10 music videos you may have missed in 2016

An alternative best-of featuring the alternative and under-celebrated music videos that deserved your attention in an uneven 2016.

by Tom Ivin
19 December 2016, 9:32pm

Beneath the pantheon of the MTV VMA-laden polytheistic music universe we now live in, there's a new breed of video artists that we think deserve a shot at the top shot. Topping everyone's Best of's will no doubt be Lemonade, Nikes, Views and, of course, anything Kanye has committed to film this year; but at the end of a tumultuous 12 months, we think it's time to praise the unsung heroes of music promos in 2016.

Our world is one of cyclical trends, and it's time once again for big characters, high concepts and explosive attitudes to take the podium; in politics, on the runways, and projected on the silver screens of our cinemas. Even television, and its online counterpart, is stuffed with bizarre big budget ideas, going against everything we've exhausted in the single-camera docu-style comedies that have saturated our screens for the last 10 years.

Music videos are much the same. Typically much more adept at the conceptual, artful and cerebral, but recently, money in that sector has slowly dwindled. Though, in times of hardship, artists prosper, and the ideas have stayed strong despite trickling money streams, liberated by not being chained to big corporations or having to tick boxes. No longer solely propelled by Top 40 sales, artists can express themselves on social media sites and YouTube in a way like never before, governed by a savvy bunch of online tastemakers, by shareability, internet popularity, and expertly curated images. Visuals have never been more important.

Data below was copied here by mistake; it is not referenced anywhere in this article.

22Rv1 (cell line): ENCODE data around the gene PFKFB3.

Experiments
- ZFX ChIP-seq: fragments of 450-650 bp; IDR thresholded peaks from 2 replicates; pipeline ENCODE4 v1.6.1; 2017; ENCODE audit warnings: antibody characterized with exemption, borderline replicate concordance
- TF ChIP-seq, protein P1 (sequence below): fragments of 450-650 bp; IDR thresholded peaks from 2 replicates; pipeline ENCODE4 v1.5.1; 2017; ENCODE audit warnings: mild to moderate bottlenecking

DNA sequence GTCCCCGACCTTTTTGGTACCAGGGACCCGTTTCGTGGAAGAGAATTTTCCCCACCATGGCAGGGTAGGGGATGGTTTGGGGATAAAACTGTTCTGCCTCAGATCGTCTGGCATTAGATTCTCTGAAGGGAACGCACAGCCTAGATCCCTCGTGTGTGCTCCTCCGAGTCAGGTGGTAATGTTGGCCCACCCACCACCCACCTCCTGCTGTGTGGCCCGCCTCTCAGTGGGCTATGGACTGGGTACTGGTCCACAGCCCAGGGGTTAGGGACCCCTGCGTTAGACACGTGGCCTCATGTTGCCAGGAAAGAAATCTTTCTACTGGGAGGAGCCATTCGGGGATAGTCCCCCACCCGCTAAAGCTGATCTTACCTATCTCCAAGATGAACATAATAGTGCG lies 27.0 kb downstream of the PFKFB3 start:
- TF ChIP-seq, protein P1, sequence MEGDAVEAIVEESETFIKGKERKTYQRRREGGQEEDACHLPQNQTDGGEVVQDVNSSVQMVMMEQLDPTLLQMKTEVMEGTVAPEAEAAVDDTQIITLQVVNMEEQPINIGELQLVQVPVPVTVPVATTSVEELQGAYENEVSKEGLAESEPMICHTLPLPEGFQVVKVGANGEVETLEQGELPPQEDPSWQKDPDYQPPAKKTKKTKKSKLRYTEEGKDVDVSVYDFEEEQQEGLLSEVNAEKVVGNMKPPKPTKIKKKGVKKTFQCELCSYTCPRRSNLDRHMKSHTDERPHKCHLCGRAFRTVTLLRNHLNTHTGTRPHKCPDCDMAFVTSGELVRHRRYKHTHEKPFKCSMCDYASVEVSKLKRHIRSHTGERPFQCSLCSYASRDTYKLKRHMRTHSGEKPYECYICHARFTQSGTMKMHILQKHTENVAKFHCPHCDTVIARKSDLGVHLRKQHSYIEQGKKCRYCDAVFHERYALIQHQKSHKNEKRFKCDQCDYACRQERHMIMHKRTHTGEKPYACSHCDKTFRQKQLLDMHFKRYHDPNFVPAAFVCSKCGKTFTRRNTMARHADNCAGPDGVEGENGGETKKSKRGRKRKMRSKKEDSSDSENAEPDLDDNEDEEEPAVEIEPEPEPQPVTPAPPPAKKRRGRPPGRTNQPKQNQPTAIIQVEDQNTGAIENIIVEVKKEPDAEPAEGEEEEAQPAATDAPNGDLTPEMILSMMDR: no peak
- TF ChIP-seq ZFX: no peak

Obongjayar - Creeping (dir, Frank Lebon)
In his stylish and subtle video for Creeping, Obongjayar is hunted, spotlit in the street before spitting truths whilst staring straight into the lens, before his eventual ascent into a South London dawn. Director Frank Lebon brings a refreshing charm to a lo-fi concept-driven performance video, coolly commenting on while not commenting on social issues in a year where no-one knew where to lay the blame, but everybody was pointing the finger.

Nadia Rose - Skwod (dir, Reece Proctor)
Croydon young gun Nadia Rose serves bun-bunched realness in the flawless one-shot Mobo winner for Best Video. Featuring the freshest adidas gear and girl gang dance moves that should have been bigger than the #MannequinChallenge, the video for Skwod by frequent collaborator Reece Proctor, steps right up to your face and demands you listen. Guess who's back? She never left!

Mura Masa - What If I Go? (dir, Yoni Lappin)
Before the big collaboration with A$AP Rocky, Mura Masa released this video in celebration of young love and cool kids in a crap city. Racking up nearly 8 million views on YouTube, the film by Yoni Lappin features repetitive GIF-style photography which forces you to look - again and again and again. With Boomerang now a favoured feature on Instagram, this video will be more reflective of our times than we realise, before we even know it.

Clams Casino & Vince Staples - All Nite (dir, Ryan Staake)